top of page
  • Writer's pictureDr Francesca Maclean


Last week the University of Technology Sydney announced they would effectively be reducing the ATAR requirement for women entering engineering, providing them with 10 bonus points: women can enter an engineering program with an ATAR of 69, while men would have to achieve an ATAR of 79.

Is this a bold move or another feel-good stunt to win the media battle for the most ‘women-friendly’ STEM degree?

In 2017, women completed 14.8% of engineering degrees and made up 11.2% of professional engineers – so it’s clear engineering has a gender problem.

This is even more concerning as engineers can literally design and build the world around us, which has unfortunately resulted in a world not designed for women.

The wicked problem of gender inequity in engineering has been around for decades, and with many moving parts it is difficult to fix with one solution or the other. With gender inequity persisting in 2019, bold and brave action is required to challenge the persistent and insidious gender stereotypes and discrimination that has plagued my industry since, well, forever.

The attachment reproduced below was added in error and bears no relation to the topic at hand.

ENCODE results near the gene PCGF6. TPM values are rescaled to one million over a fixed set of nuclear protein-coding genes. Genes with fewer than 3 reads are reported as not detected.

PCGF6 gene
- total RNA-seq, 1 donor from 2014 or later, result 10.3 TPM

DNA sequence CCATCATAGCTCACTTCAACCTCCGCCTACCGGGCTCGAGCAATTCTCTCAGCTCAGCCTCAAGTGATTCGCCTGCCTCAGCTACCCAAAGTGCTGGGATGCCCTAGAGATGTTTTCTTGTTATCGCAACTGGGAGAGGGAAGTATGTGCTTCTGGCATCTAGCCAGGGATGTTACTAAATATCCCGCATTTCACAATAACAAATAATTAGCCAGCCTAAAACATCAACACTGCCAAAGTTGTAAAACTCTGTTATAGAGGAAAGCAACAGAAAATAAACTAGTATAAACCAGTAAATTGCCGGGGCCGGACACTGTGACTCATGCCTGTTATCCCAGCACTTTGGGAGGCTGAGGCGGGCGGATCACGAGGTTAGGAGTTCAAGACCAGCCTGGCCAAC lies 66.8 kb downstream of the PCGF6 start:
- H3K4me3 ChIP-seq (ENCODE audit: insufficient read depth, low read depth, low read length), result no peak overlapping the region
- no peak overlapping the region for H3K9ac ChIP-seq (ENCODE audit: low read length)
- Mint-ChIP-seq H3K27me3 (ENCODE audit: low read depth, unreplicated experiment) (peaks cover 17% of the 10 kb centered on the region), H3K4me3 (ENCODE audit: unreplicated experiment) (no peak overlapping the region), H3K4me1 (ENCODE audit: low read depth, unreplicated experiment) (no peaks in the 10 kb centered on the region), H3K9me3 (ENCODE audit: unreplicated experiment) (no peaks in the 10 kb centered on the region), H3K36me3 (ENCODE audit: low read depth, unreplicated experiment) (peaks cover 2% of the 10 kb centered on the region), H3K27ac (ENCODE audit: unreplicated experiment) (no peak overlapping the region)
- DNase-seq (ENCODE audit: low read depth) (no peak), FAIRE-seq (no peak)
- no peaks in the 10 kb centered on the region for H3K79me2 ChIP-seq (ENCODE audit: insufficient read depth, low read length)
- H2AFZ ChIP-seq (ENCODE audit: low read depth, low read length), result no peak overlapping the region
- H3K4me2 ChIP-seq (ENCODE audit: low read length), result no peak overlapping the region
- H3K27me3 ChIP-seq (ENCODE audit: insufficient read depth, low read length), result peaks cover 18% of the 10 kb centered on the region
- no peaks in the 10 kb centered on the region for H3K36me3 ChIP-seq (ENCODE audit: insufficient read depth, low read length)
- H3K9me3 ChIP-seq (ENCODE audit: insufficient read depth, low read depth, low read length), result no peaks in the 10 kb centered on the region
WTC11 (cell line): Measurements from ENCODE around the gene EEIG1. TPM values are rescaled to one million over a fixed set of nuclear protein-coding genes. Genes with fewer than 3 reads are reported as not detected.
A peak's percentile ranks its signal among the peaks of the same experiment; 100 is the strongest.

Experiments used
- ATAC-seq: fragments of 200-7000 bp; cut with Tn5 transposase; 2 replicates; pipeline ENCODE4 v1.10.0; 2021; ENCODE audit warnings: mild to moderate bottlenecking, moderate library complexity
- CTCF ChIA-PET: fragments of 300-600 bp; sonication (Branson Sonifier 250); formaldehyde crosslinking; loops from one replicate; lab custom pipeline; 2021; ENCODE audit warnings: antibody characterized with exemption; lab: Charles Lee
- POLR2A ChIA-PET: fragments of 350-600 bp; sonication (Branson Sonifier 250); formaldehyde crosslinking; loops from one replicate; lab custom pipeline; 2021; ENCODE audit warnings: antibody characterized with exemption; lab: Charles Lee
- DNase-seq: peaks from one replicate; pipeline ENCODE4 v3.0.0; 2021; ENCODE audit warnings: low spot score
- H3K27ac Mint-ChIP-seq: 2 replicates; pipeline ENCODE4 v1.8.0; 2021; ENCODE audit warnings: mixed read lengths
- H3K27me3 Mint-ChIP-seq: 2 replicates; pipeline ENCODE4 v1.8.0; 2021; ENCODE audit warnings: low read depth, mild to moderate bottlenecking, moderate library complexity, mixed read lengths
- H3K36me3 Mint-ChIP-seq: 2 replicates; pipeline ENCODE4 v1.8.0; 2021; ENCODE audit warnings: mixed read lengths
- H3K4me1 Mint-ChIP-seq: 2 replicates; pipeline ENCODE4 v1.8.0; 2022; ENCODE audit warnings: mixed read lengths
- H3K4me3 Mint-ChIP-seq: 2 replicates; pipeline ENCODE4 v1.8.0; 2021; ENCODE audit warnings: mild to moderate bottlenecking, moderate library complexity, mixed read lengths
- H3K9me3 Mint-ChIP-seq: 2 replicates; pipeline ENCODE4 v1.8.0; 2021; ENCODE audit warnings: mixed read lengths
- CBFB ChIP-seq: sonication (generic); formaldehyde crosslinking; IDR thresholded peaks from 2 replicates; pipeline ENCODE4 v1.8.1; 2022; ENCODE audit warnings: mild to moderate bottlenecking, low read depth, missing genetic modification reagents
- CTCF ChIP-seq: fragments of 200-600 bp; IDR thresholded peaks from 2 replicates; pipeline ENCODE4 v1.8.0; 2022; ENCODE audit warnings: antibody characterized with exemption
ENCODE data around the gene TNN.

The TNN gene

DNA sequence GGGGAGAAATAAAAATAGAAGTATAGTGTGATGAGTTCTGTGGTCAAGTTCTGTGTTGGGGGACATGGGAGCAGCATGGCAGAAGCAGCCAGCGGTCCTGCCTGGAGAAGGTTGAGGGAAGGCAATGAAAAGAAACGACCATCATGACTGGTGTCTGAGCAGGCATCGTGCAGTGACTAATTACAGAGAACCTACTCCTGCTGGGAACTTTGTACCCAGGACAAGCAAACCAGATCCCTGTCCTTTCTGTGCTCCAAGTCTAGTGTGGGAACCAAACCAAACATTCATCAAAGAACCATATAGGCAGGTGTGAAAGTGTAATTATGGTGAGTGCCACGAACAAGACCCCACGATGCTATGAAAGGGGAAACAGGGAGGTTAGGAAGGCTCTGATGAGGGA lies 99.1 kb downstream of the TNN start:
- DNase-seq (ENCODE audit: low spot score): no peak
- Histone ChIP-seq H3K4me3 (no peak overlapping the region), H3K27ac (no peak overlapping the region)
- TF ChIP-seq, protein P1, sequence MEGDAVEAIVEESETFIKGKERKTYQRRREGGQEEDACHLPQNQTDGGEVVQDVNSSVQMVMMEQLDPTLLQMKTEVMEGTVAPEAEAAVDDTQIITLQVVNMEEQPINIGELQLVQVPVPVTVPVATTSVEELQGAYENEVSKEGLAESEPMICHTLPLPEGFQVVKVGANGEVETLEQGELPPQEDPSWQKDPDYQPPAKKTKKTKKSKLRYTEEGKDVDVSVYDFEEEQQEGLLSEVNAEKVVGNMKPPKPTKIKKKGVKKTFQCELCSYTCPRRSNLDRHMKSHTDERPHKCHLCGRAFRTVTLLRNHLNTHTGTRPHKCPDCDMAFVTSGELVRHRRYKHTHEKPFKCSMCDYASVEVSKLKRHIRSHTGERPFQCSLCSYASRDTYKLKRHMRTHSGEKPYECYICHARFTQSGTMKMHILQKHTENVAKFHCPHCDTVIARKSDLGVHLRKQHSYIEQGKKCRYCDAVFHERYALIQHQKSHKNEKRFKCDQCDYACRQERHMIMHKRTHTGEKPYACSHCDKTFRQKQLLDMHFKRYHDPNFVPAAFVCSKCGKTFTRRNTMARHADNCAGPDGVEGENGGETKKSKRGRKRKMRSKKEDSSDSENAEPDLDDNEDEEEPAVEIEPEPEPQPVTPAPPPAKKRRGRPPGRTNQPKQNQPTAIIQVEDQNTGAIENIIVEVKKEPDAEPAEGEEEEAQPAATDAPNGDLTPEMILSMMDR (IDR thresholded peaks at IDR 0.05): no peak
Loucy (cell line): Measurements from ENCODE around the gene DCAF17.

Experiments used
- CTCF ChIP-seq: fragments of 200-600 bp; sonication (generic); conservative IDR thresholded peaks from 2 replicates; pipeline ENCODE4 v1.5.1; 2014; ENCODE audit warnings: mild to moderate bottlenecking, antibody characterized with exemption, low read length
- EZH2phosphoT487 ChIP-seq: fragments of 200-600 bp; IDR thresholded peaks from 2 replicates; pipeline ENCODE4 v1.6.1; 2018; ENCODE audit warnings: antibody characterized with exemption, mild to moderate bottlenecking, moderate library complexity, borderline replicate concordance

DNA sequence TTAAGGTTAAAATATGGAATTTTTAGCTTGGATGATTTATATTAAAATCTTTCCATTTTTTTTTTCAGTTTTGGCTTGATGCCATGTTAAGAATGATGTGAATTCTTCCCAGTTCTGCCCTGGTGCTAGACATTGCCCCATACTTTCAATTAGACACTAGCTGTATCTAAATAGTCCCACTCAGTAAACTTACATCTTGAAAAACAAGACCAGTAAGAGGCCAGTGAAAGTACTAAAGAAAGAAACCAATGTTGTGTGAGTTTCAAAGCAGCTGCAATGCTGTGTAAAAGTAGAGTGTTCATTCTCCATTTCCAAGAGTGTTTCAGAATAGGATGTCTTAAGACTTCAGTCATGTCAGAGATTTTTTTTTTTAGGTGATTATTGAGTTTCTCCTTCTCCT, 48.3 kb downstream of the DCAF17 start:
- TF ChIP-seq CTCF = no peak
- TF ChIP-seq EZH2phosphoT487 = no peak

So, is reducing the ATAR threshold for women the answer? Below I explore some common concerns.*

ATAR isn't the barrier to women's entry to engineering degrees

Many people think ATAR requirements aren’t even the barrier for women entering engineering degrees, as it is often thought that pre-requisite subjects are the biggest barrier (well, along with a toxic culture and lifetime of gendered socialisation to believe engineering is not for women…)

Declining year 12 maths enrolments have been a concern for many maths-dependent industries like engineering, and enrolments continue to have a significant gender gap: in 2016 only 7% of year 12 women studied advanced maths compared to 12% of year 12 men.